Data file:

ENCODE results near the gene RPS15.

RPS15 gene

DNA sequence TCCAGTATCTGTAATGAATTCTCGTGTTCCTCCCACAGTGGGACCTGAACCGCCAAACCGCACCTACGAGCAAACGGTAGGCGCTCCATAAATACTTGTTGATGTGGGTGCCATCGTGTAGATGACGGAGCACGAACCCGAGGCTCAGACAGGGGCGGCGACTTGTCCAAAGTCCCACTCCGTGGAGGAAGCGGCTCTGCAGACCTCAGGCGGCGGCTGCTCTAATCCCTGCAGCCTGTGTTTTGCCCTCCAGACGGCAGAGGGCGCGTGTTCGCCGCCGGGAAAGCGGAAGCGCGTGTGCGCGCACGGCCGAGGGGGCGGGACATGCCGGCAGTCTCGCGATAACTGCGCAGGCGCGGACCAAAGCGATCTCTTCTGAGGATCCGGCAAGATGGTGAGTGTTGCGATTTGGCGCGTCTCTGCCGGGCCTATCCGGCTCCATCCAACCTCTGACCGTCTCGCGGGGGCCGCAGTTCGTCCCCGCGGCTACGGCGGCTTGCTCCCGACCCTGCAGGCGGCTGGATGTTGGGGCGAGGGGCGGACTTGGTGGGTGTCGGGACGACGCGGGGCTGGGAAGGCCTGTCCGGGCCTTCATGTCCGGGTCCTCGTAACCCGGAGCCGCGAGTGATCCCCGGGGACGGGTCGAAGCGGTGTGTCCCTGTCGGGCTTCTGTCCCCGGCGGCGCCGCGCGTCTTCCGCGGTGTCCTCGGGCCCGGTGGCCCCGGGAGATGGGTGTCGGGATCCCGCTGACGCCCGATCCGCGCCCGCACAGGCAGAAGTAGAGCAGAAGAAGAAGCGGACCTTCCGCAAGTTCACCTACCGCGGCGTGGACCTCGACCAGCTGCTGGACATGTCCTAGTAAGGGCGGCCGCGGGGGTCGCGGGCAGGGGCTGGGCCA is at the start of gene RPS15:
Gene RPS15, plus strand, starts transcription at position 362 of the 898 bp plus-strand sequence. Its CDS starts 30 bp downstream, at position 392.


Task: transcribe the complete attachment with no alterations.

ENCODE results near the gene RPS15.

RPS15 gene

DNA sequence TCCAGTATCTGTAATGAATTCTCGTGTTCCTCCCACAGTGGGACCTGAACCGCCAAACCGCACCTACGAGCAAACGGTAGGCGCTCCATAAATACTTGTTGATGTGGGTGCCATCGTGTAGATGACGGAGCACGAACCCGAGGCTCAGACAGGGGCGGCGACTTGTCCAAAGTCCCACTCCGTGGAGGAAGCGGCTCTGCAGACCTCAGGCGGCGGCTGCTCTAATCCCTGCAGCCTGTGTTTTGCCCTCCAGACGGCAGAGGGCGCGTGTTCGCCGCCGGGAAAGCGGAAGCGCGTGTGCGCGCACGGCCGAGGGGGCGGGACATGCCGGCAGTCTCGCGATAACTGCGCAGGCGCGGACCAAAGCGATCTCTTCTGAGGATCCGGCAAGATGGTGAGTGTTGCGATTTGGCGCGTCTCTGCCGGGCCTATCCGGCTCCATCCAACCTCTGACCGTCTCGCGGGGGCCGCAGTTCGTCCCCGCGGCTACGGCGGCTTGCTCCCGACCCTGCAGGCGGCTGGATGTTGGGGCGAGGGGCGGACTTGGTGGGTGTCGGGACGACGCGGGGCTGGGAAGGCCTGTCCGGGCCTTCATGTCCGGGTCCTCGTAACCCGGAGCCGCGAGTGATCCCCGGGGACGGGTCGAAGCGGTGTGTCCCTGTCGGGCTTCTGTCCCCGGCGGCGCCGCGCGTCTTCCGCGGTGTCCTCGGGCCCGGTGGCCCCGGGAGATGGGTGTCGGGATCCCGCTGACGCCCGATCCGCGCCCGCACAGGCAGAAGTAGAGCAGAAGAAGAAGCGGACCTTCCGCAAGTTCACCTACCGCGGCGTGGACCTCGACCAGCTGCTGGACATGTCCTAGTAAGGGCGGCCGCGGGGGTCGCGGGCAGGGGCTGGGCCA is at the start of gene RPS15:
Gene RPS15, plus strand, starts transcription at position 362 of the 898 bp plus-strand sequence. Its CDS starts 30 bp downstream, at position 392.